Relief in the Midst of Ruin
Imagine living in a small village on the Southeast coast of Africa. You work in the fields every day, and you have to walk 3 miles from your house to get clean drinking water. One day out of nowhere gusting winds and flash floods begin, and you have to climb up into a tree and stay there for days to survive. You pray the tree you are resting on does not fall like many trees around you. Once the storm calms, you go to where your house once stood, but all that is left is a pile of debris. You go to get water from the well you always used, and you learn from another local that people who were drinking from that well were getting sick and dying of cholera. You are trying to have hope, but everything seems hopeless. This story was one told by many when the World Hope International relief team landed in Mozambique.
In mid-March, Mozambique was hit by cyclone Idai, causing devastation for the people destroying their houses, fields, and livelihoods. World Hope International had the opportunity to partner with three other organizations, Amazon, Katadyn, and Airlink, to bring relief to the people in Mozambique. Without relief from organizations and people around the world, disasters like cyclone Idai would be even more ruinous.
The team of 6 from WHI were trained and ready to help fight against the aftermath effects of the cyclone. Airlink provided the air travel for the team, getting them to Beira, Mozambique. Katadyn and Amazon provided water filters that could be used to clean the water and protect survivors from the second crisis of a cholera outbreak. Together, these organizations were ready to equip Beira citizens with essentials such as clean water and food. The diversity of skills and partnerships came together to prepare the team for the relief tasks ahead.
The task was daunting and the first impressions of the storm left the team saddened by the devastation. Joseph Phillippe, who grew up internationally and acted as a translator speaking Portuguese, described what they saw when they first arrived in Beira. He said, “I have personally seen the devastation done by tornados here in the US- this looked like tornado damage times 100. Everywhere you looked, houses, buildings, infrastructure, vegetation, were completely destroyed.”
Without the different skills from the team members and the access to the water filters, the trip would not have been a successful one. Orai Lehman described the importance of the partnerships with Katadyn and Amazon who supplied the water filters, “Having those connections and those partnerships, gave an immediate resource that was available to help with one of the biggest needs, which was pure water.
Because in the case of a catastrophe like that, one of the greatest needs is to supply water, the cyclone destroys the existing water systems and contaminates even wells and that kind of thing. So immediately, there’s a huge danger of waterborne diseases, such as cholera. Having a resource like a connection with institutions that are able to supply the filters, gives just an immediate connection that was a great help in this case, as is in many other similar cases.”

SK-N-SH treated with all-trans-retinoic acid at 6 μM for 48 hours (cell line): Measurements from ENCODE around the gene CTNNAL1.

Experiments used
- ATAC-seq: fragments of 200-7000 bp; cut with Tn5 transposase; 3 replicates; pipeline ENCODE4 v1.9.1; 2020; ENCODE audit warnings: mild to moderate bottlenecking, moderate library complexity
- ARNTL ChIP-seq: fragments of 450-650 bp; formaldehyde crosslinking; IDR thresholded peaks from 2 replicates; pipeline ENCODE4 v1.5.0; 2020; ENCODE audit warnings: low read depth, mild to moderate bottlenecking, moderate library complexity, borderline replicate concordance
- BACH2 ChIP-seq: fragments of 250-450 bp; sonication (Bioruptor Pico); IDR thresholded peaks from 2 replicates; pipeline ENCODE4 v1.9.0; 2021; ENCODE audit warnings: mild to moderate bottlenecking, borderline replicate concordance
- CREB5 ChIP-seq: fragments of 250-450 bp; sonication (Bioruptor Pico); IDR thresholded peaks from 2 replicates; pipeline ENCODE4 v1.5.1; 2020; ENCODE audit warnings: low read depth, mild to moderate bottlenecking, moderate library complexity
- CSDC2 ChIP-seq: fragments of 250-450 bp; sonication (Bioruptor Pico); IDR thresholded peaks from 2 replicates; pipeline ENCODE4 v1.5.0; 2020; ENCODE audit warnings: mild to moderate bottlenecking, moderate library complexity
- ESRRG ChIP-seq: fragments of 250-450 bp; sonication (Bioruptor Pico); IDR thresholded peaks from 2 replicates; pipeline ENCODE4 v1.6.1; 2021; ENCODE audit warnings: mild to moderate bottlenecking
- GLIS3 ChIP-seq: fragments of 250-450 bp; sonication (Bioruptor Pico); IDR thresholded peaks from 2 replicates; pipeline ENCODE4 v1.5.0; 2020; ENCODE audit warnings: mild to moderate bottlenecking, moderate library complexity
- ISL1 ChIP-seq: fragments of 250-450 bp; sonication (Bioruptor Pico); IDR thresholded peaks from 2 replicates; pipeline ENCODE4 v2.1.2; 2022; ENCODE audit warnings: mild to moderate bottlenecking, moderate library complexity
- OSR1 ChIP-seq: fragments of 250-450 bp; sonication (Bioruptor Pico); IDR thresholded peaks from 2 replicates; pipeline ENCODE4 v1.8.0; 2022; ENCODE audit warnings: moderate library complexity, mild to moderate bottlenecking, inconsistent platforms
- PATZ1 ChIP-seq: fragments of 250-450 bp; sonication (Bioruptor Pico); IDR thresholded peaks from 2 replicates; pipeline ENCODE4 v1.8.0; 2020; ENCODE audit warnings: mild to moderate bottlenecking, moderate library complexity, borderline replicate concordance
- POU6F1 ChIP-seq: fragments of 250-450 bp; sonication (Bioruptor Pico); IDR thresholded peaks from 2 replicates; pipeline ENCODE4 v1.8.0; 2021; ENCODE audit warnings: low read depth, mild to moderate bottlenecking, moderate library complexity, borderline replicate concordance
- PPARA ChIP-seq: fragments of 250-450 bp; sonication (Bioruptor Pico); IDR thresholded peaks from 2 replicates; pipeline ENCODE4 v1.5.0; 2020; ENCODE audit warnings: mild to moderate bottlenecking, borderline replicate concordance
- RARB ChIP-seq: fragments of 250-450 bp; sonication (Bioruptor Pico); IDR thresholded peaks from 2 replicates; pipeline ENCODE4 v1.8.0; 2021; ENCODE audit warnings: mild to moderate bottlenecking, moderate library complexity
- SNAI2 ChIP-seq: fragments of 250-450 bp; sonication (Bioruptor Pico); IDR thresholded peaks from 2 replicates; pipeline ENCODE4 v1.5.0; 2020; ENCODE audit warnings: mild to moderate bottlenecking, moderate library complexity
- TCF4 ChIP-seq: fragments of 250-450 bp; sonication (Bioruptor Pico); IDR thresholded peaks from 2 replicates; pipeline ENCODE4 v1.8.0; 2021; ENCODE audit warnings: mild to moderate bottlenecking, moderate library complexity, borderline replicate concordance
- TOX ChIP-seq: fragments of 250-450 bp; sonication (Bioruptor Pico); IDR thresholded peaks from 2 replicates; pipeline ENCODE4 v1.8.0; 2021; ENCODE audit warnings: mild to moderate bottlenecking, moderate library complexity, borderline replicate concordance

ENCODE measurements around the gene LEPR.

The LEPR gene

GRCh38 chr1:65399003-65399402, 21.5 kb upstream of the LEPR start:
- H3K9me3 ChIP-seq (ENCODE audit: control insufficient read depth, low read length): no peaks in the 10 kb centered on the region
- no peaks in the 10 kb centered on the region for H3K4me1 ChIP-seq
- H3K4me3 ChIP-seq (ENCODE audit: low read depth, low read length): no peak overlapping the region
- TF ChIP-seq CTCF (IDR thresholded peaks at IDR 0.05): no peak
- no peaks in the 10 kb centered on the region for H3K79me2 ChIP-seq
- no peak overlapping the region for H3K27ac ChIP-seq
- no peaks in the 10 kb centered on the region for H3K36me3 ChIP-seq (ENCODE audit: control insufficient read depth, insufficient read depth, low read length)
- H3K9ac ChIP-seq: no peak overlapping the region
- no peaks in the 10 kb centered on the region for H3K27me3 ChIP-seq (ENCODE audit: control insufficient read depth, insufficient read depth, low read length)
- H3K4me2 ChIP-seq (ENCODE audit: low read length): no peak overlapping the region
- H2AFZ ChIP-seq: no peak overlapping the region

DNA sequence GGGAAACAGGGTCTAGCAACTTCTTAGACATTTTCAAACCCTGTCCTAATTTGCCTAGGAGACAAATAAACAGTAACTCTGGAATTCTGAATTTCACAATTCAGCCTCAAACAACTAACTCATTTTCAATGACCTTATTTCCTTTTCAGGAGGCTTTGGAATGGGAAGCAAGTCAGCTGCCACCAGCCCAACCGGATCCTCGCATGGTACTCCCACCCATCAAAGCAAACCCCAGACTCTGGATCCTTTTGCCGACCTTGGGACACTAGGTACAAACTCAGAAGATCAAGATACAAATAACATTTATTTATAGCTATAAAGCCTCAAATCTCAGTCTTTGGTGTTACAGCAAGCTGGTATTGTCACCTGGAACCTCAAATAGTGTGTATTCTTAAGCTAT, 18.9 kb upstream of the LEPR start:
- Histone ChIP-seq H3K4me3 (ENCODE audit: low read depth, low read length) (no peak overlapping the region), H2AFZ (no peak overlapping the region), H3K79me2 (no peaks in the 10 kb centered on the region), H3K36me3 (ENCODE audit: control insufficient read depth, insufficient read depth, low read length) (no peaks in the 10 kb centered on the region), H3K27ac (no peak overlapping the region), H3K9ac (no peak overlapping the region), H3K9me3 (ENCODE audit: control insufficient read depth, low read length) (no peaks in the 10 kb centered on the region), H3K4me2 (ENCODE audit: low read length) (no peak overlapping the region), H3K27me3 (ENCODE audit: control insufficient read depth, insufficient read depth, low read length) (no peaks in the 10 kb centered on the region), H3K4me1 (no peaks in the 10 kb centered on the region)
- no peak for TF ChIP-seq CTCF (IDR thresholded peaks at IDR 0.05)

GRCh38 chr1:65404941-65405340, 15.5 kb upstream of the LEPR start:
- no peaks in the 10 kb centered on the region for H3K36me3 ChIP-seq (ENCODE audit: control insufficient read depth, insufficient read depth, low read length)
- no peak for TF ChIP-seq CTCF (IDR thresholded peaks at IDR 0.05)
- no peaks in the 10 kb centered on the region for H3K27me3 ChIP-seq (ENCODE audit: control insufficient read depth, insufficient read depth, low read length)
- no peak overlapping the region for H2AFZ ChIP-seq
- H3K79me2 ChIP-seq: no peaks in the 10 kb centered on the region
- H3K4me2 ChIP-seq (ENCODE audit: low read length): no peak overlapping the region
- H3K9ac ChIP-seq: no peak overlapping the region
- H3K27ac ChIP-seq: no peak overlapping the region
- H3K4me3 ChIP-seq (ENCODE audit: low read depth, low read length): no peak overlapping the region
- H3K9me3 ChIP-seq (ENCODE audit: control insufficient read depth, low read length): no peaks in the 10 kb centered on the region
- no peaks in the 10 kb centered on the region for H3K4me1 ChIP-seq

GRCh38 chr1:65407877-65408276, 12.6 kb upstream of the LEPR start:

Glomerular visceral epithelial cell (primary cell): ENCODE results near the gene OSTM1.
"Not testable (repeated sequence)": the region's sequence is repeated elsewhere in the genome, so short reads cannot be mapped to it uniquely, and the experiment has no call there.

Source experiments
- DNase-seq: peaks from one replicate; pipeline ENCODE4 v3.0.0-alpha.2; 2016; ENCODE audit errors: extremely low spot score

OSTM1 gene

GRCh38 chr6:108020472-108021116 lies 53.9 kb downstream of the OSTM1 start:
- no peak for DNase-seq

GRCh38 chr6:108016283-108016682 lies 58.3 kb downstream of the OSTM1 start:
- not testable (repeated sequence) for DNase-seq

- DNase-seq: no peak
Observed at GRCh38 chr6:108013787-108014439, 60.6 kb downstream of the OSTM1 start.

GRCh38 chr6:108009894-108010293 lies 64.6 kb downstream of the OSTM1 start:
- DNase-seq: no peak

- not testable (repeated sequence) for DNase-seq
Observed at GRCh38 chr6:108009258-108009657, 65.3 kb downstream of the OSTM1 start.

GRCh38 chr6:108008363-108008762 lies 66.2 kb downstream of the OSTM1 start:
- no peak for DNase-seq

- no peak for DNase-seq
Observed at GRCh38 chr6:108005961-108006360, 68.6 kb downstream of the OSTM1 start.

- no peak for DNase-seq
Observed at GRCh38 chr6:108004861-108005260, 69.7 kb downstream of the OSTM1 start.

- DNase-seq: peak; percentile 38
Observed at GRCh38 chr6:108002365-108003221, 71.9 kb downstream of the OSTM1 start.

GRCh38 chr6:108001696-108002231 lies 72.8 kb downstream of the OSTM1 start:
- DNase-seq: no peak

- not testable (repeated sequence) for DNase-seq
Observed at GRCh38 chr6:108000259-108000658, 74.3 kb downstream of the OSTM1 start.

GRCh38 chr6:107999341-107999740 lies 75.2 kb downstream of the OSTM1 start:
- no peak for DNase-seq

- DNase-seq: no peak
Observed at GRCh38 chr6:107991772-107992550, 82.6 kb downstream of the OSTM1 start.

Eric Jacobs, a retired fireman, was trained by World Hope to demonstrate to the villagers how to use the water filters. Eric believed they did not just provide water filters but also hope. He saw the hope in the resiliency of the people, noting, “they’ve always had what I saw was the ability to rebuild and start, new. As the days went on, you could see that life was coming back into the city and went from roads being blocked to the life of the city coming back. And one night, they had a big festival, and that was the first time that ever happened since the storm.”
The unique skills each individual brought to the team allowed for the trip to bring hope to those who were in a hopeless situation. Partnerships are so important when it comes to providing relief after disasters.
Although it is important to go and be physically present in the recovery phase, not everyone can drop everything and fly to Mozambique. Mitchell Beattie, who went on the trip as a photographer and videographer, explained there are things anyone can do from home to be involved. Mitchell said, “finances are such a big thing. These real disaster relief and sustainability projects are happening everywhere. There are so many people that need to be reached. So finances are probably one of the big drivers. I think, sharing the awareness in terms of the stories that we’re bringing back. It could be as simple as clicking that share button on social media which somebody might get ahold of, and it kind of tugs at their
These partnerships made a difference in the lives of many, and the water filters distributed will continue to make a difference. Disastrous stories like the cyclone in Mozambique will continue to happen, but as long as there are resources and partnerships, there will always be hope.